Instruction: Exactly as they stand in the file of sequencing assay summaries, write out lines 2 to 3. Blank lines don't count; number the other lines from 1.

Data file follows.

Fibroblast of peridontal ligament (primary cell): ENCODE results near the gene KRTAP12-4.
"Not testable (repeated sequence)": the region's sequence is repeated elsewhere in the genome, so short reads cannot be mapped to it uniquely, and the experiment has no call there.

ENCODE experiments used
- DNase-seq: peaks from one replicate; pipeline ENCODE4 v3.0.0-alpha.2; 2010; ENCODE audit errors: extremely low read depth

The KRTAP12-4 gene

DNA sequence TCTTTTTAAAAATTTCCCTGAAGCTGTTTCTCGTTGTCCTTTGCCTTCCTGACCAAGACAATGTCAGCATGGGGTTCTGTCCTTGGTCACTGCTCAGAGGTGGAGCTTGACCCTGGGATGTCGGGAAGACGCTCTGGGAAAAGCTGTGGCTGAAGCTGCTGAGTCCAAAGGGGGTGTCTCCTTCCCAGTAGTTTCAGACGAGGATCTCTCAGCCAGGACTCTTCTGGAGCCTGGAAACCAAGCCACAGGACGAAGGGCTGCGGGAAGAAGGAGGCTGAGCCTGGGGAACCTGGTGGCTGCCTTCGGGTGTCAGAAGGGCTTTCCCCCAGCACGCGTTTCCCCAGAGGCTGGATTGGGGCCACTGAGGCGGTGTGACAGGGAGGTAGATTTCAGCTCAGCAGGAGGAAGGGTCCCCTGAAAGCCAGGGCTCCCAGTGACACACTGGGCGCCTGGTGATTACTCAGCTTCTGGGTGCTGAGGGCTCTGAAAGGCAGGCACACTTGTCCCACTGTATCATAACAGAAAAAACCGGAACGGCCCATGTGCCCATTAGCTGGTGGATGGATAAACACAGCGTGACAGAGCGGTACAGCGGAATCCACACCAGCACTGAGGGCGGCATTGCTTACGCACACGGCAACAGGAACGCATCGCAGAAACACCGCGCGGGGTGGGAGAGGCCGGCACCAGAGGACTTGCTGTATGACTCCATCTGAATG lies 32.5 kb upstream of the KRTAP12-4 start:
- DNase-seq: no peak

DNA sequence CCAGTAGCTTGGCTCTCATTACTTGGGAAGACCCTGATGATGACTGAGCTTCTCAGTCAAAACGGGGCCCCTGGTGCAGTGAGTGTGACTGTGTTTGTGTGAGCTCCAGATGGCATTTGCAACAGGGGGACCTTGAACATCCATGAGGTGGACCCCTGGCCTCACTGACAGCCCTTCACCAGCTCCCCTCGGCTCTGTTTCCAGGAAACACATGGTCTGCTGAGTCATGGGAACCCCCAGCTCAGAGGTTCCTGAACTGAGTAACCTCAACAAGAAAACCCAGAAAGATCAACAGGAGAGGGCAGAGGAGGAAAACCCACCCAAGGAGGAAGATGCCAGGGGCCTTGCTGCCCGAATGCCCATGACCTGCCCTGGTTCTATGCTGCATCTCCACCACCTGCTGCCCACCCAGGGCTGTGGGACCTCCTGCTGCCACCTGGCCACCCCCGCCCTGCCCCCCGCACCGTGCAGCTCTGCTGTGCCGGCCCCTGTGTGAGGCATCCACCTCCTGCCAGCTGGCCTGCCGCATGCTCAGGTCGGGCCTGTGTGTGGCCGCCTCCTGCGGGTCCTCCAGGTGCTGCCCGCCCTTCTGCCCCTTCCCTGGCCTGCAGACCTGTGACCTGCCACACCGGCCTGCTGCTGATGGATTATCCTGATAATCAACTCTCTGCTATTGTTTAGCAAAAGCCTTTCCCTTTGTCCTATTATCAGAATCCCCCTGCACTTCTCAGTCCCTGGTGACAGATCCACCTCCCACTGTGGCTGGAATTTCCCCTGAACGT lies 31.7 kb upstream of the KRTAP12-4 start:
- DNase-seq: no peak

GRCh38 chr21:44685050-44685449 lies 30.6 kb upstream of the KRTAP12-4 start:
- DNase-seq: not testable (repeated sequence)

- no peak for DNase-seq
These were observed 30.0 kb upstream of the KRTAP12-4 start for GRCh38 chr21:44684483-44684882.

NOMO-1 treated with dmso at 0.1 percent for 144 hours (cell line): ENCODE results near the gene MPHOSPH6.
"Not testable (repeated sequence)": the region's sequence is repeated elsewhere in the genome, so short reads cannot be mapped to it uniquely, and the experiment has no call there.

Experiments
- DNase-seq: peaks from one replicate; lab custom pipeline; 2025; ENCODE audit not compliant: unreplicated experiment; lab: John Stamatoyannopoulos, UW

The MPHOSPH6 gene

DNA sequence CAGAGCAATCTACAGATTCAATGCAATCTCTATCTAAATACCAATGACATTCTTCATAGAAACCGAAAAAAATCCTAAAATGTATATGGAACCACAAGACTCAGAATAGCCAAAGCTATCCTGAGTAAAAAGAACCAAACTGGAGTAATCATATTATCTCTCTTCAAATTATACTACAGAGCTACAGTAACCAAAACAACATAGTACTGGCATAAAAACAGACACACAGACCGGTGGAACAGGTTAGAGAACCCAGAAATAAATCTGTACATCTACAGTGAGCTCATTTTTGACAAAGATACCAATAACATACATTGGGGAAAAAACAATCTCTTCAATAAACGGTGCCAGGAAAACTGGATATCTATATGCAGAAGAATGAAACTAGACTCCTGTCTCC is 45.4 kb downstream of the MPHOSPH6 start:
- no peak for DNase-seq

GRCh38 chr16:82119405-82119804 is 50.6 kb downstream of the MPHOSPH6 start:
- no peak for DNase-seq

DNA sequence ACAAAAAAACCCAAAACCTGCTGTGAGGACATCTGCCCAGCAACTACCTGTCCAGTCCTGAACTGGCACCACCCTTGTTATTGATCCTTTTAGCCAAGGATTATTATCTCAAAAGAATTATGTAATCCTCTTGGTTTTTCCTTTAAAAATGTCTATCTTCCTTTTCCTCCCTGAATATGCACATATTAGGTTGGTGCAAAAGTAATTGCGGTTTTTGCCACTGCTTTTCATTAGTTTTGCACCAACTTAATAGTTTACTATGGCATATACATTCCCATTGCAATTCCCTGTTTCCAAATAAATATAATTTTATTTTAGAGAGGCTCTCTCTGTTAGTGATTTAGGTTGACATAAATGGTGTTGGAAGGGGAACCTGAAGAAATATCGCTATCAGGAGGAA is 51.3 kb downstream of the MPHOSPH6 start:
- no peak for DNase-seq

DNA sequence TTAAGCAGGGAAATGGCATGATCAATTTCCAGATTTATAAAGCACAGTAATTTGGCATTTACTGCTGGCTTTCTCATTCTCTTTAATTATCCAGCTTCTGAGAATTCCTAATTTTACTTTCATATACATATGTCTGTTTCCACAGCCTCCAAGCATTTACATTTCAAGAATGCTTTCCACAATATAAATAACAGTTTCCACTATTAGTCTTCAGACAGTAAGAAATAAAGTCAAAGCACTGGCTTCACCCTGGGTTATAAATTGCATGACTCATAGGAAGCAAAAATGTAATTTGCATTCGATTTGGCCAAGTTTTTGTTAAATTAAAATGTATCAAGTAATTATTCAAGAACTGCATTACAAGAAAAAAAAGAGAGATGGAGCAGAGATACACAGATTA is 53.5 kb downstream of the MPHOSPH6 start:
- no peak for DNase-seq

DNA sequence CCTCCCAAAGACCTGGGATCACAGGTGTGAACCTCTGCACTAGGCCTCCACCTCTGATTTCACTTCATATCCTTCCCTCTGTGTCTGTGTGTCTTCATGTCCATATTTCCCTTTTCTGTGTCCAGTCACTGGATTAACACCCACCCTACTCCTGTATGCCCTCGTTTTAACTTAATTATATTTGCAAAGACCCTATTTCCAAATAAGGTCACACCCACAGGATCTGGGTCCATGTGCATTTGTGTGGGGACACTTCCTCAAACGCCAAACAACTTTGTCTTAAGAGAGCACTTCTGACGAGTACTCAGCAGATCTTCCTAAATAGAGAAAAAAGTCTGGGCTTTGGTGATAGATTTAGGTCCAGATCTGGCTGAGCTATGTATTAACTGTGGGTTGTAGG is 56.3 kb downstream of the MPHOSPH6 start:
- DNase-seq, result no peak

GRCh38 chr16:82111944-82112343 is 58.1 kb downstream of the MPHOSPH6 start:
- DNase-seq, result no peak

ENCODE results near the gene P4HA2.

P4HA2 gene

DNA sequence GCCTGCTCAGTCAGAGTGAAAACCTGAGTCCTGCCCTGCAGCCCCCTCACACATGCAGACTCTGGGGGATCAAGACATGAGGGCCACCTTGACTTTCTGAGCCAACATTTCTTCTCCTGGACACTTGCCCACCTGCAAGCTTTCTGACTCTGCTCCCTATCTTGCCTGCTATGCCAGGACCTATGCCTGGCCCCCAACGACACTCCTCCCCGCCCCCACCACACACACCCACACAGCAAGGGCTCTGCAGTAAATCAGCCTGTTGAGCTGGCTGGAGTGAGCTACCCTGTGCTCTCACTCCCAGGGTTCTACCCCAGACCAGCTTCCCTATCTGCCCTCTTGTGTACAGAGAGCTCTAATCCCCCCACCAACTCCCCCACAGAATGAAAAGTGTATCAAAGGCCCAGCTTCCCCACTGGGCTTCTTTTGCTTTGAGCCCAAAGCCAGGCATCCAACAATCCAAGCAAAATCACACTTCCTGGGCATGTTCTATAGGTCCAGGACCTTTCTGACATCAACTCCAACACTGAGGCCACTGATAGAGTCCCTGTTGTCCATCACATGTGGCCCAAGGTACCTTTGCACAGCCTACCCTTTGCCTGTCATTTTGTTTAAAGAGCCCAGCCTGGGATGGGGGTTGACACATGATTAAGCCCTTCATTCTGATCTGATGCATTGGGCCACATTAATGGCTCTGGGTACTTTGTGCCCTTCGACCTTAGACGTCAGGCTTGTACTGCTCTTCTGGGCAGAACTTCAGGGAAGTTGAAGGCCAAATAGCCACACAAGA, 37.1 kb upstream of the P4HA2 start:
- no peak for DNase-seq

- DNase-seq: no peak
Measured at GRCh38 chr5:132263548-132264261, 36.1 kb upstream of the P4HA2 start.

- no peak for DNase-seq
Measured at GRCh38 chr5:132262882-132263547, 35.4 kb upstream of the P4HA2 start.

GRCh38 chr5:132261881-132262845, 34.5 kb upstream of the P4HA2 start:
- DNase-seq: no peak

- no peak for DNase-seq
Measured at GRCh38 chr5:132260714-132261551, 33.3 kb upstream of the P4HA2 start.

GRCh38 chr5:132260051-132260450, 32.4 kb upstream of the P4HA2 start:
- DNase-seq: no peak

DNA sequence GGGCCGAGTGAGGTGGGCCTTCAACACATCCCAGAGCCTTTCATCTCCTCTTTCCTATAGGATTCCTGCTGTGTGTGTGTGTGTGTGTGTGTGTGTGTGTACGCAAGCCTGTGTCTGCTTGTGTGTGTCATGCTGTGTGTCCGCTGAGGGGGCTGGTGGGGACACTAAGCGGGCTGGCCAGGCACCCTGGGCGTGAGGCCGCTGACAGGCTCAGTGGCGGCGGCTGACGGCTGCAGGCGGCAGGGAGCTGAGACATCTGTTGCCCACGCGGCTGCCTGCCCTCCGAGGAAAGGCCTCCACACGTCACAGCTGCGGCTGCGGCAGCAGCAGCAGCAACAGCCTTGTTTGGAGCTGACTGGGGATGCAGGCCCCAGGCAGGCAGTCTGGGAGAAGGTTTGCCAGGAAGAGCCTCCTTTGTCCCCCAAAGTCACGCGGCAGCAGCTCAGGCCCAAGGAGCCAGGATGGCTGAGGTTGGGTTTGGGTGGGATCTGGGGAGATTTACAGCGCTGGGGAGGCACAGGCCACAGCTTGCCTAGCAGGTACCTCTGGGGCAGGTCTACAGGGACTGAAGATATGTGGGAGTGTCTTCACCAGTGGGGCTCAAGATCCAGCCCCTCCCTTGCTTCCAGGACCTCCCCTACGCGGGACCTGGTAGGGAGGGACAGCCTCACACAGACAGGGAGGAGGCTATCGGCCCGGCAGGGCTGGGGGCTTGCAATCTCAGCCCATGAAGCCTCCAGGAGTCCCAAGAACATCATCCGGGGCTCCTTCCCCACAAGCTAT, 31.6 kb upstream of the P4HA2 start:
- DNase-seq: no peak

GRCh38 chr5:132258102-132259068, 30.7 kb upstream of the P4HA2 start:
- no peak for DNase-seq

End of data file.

"Not testable (repeated sequence)": the region's sequence is repeated elsewhere in the genome, so short reads cannot be mapped to it uniquely, and the experiment has no call there.

ENCODE experiments used